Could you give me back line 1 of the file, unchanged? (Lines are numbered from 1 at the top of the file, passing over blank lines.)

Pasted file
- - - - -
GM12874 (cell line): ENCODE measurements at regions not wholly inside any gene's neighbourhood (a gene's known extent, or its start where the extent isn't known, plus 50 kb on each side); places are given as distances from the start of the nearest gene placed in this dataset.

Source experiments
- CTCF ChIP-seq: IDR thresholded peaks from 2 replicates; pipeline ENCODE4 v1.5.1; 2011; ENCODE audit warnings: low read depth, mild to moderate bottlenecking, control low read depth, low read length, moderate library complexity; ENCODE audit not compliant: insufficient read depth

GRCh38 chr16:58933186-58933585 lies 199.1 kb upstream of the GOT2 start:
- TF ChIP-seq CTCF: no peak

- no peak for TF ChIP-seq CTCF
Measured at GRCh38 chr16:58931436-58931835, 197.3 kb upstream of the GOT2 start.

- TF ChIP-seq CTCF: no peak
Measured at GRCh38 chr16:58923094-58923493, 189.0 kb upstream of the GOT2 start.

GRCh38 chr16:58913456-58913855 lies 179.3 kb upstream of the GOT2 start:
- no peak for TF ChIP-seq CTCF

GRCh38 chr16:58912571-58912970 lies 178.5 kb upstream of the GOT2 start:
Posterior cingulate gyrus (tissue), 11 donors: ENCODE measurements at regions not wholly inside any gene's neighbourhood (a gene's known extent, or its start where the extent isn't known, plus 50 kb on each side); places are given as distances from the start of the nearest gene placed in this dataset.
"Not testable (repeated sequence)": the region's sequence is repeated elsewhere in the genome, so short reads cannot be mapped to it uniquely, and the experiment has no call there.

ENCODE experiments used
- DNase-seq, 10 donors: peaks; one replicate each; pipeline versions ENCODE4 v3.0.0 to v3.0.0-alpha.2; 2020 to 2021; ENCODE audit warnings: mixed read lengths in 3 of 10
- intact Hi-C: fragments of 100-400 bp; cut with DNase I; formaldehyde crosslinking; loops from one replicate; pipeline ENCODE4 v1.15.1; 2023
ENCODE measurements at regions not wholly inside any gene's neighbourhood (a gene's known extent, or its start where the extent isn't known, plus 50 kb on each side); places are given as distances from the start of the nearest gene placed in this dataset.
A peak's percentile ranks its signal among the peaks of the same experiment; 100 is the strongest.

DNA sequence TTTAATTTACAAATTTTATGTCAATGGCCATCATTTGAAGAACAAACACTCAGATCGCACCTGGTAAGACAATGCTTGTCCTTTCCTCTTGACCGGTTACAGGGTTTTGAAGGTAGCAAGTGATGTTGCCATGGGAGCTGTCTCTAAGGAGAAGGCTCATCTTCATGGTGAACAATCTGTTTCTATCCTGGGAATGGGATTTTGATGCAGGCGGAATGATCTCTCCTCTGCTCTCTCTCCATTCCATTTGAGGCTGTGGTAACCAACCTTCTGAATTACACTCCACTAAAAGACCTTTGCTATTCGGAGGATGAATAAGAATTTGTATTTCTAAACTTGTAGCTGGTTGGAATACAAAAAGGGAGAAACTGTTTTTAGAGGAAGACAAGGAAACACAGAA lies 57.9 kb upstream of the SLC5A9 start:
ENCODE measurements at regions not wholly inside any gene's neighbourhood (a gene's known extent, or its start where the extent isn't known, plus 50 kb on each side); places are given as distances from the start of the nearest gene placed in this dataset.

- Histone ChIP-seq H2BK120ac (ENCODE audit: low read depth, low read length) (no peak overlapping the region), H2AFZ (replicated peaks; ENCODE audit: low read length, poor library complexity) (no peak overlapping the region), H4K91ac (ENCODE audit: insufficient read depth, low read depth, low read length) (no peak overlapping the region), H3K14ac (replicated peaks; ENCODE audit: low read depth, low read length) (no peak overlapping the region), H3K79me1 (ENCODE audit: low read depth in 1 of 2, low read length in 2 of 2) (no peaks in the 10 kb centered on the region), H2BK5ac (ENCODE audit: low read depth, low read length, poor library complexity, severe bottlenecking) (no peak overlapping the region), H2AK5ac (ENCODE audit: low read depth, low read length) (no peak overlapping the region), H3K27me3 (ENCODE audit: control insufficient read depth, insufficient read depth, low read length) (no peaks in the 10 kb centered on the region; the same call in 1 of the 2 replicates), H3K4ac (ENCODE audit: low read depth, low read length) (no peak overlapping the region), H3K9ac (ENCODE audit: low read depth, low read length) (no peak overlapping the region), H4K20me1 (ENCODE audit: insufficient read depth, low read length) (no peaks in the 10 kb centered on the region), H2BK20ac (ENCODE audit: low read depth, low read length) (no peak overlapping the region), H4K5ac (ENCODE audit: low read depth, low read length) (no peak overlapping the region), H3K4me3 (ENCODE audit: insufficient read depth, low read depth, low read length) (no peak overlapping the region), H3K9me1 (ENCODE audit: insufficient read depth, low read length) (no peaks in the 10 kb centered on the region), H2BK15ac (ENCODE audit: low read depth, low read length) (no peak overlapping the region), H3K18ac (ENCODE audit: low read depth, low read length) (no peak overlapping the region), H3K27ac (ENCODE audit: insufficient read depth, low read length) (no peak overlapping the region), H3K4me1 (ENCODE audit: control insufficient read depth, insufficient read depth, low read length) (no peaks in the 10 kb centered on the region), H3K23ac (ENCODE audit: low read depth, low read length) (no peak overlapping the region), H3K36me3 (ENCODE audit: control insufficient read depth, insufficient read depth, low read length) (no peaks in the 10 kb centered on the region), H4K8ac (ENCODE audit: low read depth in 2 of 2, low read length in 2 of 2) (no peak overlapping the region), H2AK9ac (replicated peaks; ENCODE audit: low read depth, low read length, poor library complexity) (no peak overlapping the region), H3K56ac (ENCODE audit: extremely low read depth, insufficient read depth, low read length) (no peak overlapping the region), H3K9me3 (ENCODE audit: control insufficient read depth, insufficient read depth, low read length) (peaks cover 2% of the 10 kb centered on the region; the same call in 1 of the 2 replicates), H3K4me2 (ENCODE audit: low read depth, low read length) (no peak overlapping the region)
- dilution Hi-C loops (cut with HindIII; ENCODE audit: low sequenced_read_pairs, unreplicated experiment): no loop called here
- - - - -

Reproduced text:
GM12874 (cell line): ENCODE measurements at regions not wholly inside any gene's neighbourhood (a gene's known extent, or its start where the extent isn't known, plus 50 kb on each side); places are given as distances from the start of the nearest gene placed in this dataset.